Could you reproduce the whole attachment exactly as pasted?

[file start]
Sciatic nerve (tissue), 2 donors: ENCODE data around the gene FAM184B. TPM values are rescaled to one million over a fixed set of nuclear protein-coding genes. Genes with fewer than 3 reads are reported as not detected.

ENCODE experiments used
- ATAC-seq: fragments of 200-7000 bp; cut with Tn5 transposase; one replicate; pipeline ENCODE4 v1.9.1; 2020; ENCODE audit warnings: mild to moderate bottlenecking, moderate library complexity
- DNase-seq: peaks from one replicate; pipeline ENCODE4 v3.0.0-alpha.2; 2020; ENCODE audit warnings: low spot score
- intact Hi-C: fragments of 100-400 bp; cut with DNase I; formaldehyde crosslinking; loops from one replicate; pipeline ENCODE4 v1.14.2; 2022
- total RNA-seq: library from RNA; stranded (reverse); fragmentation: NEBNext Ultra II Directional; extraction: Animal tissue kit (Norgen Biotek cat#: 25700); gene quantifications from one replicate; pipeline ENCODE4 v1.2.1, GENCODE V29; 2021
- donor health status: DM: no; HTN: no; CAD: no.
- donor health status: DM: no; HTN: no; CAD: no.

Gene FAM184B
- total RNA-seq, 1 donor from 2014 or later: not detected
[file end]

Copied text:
Sciatic nerve (tissue), 2 donors: ENCODE data around the gene FAM184B. TPM values are rescaled to one million over a fixed set of nuclear protein-coding genes. Genes with fewer than 3 reads are reported as not detected.

ENCODE experiments used
- ATAC-seq: fragments of 200-7000 bp; cut with Tn5 transposase; one replicate; pipeline ENCODE4 v1.9.1; 2020; ENCODE audit warnings: mild to moderate bottlenecking, moderate library complexity
- DNase-seq: peaks from one replicate; pipeline ENCODE4 v3.0.0-alpha.2; 2020; ENCODE audit warnings: low spot score
- intact Hi-C: fragments of 100-400 bp; cut with DNase I; formaldehyde crosslinking; loops from one replicate; pipeline ENCODE4 v1.14.2; 2022
- total RNA-seq: library from RNA; stranded (reverse); fragmentation: NEBNext Ultra II Directional; extraction: Animal tissue kit (Norgen Biotek cat#: 25700); gene quantifications from one replicate; pipeline ENCODE4 v1.2.1, GENCODE V29; 2021
- donor health status: DM: no; HTN: no; CAD: no.
- donor health status: DM: no; HTN: no; CAD: no.

Gene FAM184B
- total RNA-seq, 1 donor from 2014 or later: not detected